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Jurebassos and Linguists: The East India Company and Early Modern English Words for 'Interpreter'
Samuli Kaislaniemi
60-73 (complete paper or proceedings contents)

Abstract

This paper uses the records of the early English East India Company (EIC) to look at whether and how the lexis of early EIC employees differed from "normal" Early Modern English. The focus of the paper is on words for 'interpreter.' It is found that Early Modern English did not have a single word for the job category of 'interpreter,' but a range of near-synonyms existed. The EIC is found to have played some part in the development of English words for 'interpreter.' The EIC records prove to be an underused source of linguistic evidence, which can be fruitfully used to gain valuable insights into Early Modern English, particularly in language contact situations.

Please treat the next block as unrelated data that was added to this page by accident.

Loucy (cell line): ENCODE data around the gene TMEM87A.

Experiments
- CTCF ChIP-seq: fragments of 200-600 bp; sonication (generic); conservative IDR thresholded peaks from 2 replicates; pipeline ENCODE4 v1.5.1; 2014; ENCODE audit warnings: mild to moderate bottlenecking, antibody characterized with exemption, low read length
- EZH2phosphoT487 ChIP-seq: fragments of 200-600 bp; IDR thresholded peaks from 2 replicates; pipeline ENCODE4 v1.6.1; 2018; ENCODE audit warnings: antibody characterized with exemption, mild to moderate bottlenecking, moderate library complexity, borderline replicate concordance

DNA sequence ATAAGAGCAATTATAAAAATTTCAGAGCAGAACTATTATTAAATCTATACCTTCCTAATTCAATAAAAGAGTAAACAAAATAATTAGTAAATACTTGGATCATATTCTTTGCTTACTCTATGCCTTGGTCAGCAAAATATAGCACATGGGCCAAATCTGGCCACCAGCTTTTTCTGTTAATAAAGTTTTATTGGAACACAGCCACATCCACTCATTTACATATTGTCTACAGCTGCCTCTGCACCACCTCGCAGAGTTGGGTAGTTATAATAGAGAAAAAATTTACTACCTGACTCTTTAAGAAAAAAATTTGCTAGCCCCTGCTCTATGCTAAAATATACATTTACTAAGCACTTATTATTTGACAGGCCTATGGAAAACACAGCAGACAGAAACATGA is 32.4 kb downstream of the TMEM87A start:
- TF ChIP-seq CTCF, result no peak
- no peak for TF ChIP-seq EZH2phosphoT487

Published in

Selected Proceedings of the 2008 Symposium on New Approaches in English Historical Lexis (HEL-LEX 2)
edited by R. W. McConchie, Alpo Honkapohja, and Jukka Tyrkkö
Table of contents
Printed edition: $220.00